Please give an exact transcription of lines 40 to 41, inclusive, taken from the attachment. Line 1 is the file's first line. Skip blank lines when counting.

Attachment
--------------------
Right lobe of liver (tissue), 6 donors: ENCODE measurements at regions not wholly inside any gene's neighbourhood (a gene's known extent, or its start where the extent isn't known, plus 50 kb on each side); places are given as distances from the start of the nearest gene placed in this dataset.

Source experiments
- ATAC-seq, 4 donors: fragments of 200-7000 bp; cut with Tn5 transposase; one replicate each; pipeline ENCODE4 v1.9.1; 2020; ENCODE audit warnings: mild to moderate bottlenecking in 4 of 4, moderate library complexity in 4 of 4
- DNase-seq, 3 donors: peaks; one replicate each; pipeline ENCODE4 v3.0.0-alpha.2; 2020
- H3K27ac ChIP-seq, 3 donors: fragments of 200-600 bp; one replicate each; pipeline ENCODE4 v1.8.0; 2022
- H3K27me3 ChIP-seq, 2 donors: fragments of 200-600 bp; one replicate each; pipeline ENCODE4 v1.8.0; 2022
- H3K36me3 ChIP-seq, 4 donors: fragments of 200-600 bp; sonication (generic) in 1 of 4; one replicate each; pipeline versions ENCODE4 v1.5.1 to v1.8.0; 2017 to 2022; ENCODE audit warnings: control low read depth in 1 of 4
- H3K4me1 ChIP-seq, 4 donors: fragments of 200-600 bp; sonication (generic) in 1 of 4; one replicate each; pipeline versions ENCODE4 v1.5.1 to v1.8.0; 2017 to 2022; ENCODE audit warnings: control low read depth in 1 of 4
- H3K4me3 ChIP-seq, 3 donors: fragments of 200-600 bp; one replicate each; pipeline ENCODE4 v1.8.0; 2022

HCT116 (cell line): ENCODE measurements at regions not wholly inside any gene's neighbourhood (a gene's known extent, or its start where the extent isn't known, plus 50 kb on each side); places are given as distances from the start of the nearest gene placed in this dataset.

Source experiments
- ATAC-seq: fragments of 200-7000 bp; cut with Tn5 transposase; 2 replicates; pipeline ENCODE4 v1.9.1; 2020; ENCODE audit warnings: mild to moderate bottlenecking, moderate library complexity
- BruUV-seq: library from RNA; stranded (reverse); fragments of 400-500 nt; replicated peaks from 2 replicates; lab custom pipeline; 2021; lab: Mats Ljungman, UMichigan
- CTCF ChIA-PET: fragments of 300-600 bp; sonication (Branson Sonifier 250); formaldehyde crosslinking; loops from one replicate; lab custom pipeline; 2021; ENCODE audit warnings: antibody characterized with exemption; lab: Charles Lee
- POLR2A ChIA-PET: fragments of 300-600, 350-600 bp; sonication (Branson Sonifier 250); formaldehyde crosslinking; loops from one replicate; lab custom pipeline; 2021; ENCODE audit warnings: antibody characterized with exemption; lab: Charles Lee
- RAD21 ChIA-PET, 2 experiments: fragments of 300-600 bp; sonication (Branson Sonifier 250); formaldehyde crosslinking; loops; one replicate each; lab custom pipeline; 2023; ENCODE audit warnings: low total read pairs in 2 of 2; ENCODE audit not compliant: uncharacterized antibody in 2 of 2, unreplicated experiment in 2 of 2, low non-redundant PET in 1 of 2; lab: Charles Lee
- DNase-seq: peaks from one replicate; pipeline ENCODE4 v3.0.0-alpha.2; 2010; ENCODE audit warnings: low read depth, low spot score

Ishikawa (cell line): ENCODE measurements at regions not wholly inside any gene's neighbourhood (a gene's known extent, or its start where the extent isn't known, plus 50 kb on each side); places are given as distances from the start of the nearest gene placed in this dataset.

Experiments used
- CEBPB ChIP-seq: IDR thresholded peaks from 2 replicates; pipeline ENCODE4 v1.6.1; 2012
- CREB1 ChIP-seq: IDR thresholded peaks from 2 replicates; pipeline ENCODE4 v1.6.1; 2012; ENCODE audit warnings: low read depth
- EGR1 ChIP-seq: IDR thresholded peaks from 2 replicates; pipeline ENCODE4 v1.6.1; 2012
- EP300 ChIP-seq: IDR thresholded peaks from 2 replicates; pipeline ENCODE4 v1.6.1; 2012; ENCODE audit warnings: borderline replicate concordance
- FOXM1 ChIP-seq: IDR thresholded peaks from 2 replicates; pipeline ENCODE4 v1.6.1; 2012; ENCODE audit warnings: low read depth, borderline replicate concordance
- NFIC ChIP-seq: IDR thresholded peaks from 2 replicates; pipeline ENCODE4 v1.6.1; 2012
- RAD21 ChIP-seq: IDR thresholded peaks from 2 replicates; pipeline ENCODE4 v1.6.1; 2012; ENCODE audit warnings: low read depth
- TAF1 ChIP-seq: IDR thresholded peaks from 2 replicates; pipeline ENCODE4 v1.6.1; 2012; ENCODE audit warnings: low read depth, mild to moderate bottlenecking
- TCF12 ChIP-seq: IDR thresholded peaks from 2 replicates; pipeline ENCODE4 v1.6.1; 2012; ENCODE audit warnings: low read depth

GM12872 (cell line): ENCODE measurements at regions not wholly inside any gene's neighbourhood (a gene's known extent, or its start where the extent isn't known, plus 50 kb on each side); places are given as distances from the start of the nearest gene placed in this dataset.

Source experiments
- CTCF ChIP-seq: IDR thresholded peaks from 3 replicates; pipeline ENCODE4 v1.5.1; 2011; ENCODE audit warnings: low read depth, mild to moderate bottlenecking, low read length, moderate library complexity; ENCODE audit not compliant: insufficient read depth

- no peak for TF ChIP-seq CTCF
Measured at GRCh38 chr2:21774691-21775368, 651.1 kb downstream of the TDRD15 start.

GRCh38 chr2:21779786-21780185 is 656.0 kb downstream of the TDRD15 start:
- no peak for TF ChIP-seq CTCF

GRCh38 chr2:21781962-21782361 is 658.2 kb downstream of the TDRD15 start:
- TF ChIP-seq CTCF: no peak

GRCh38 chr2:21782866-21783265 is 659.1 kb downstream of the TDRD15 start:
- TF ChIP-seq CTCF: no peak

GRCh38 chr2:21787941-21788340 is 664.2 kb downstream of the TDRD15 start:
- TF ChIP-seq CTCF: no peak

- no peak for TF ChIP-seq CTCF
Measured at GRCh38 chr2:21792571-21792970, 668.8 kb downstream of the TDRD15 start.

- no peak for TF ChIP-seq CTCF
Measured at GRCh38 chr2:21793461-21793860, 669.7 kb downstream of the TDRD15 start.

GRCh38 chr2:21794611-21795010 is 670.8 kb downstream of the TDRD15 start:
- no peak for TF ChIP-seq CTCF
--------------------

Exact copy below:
GRCh38 chr2:21787941-21788340 is 664.2 kb downstream of the TDRD15 start:
- TF ChIP-seq CTCF: no peak